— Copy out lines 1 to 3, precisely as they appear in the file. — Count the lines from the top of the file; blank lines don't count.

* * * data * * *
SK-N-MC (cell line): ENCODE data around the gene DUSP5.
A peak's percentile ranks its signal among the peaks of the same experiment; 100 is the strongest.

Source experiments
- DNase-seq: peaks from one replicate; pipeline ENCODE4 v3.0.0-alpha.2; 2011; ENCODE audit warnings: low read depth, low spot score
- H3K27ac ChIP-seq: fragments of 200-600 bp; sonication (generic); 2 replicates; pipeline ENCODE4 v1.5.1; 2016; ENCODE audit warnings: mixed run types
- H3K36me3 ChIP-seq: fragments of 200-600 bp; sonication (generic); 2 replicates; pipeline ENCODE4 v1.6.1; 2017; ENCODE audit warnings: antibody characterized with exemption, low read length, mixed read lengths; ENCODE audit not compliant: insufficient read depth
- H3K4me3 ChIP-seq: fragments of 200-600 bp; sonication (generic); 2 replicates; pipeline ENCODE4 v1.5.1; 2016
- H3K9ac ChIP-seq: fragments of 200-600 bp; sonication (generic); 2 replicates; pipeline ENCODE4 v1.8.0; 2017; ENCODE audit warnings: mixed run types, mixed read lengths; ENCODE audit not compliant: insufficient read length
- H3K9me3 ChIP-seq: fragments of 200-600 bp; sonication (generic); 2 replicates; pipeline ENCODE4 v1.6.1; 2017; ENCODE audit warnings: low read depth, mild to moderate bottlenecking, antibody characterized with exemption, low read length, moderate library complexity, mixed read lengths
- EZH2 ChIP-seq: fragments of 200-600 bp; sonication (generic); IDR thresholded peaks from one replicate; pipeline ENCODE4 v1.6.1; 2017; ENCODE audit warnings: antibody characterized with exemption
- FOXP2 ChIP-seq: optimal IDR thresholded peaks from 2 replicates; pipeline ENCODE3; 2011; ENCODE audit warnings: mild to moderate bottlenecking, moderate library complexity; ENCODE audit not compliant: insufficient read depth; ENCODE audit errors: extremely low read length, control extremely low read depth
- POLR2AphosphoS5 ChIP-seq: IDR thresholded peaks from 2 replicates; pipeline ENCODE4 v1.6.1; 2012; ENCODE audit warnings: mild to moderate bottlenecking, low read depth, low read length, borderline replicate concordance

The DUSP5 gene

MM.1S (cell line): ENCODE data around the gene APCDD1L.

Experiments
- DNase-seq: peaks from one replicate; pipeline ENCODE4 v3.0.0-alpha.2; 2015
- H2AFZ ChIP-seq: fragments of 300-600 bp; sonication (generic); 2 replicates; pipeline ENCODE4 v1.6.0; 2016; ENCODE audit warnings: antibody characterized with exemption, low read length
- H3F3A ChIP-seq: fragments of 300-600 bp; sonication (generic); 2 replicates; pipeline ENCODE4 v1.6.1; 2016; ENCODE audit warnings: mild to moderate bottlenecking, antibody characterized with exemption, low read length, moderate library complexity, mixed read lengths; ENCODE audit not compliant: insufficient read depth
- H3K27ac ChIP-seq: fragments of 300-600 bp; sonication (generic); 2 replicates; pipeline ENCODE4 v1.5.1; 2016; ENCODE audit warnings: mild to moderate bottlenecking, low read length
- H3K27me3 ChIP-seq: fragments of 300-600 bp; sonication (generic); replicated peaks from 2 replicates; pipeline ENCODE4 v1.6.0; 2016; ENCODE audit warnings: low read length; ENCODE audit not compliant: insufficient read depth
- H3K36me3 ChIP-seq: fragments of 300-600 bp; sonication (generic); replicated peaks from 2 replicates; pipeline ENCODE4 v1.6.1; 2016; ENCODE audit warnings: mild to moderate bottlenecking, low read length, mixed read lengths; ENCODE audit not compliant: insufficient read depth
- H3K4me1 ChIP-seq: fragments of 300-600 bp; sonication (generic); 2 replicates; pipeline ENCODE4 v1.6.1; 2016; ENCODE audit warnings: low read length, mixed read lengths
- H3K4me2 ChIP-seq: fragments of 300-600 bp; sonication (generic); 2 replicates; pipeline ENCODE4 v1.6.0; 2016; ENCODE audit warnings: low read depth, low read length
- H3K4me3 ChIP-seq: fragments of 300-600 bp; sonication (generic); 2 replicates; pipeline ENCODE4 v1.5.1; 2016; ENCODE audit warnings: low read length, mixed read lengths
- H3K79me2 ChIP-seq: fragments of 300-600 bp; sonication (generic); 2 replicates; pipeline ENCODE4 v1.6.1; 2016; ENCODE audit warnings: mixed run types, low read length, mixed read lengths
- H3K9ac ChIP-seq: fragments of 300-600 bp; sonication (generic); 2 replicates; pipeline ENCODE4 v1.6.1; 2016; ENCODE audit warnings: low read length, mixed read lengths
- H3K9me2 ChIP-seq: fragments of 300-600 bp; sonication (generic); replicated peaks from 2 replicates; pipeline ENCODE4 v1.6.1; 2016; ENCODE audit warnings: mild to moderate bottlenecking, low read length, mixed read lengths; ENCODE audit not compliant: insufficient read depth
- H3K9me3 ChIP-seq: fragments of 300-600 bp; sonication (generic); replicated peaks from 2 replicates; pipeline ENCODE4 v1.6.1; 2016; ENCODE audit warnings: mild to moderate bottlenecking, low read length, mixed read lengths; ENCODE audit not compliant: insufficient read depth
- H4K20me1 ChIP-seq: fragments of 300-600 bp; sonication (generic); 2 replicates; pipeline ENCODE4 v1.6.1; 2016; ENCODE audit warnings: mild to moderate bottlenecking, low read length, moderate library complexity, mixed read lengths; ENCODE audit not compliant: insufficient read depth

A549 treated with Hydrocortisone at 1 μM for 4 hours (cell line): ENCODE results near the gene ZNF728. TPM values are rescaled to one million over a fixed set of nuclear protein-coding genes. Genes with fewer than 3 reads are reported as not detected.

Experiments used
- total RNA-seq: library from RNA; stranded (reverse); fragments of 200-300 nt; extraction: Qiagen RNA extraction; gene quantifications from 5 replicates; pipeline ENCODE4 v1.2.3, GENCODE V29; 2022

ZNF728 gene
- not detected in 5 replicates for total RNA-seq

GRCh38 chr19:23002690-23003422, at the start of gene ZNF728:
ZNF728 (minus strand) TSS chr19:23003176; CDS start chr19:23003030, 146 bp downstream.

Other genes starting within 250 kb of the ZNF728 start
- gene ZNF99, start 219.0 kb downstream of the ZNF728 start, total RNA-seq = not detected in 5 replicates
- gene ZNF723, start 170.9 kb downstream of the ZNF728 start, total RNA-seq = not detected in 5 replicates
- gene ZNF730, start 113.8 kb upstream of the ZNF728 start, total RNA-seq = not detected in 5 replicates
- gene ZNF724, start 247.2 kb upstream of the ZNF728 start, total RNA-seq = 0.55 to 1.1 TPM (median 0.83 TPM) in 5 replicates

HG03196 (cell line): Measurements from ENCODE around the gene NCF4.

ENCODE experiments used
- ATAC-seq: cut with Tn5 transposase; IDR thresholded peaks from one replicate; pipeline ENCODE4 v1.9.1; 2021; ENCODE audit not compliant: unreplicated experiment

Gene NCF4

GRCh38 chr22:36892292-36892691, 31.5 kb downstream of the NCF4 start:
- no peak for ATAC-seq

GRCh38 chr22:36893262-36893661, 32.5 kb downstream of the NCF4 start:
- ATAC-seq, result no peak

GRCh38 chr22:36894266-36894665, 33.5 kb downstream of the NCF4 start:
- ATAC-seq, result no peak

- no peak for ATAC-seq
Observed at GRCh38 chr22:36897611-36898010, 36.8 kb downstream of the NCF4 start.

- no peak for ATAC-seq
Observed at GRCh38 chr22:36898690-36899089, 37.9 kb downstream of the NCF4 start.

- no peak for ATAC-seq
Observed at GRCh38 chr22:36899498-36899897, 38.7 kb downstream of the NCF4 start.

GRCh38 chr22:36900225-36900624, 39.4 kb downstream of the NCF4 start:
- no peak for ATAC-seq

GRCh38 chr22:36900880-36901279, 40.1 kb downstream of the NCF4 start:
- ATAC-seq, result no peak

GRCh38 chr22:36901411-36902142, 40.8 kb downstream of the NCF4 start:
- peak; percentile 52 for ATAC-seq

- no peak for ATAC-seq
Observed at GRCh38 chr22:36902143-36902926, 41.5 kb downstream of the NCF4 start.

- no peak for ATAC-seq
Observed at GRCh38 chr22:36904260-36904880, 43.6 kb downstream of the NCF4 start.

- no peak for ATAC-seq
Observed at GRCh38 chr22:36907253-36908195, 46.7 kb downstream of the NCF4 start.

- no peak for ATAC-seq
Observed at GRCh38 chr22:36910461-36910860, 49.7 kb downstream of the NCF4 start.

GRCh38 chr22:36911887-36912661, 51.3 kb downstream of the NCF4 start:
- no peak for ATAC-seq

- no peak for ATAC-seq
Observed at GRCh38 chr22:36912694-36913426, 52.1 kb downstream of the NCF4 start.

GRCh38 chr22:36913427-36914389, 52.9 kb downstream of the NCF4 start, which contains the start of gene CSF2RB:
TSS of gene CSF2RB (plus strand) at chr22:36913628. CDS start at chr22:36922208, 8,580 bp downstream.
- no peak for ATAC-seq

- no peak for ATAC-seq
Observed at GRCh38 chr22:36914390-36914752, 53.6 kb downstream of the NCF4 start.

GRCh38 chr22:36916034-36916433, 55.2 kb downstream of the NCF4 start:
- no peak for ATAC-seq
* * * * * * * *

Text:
SK-N-MC (cell line): ENCODE data around the gene DUSP5.
A peak's percentile ranks its signal among the peaks of the same experiment; 100 is the strongest.

Source experiments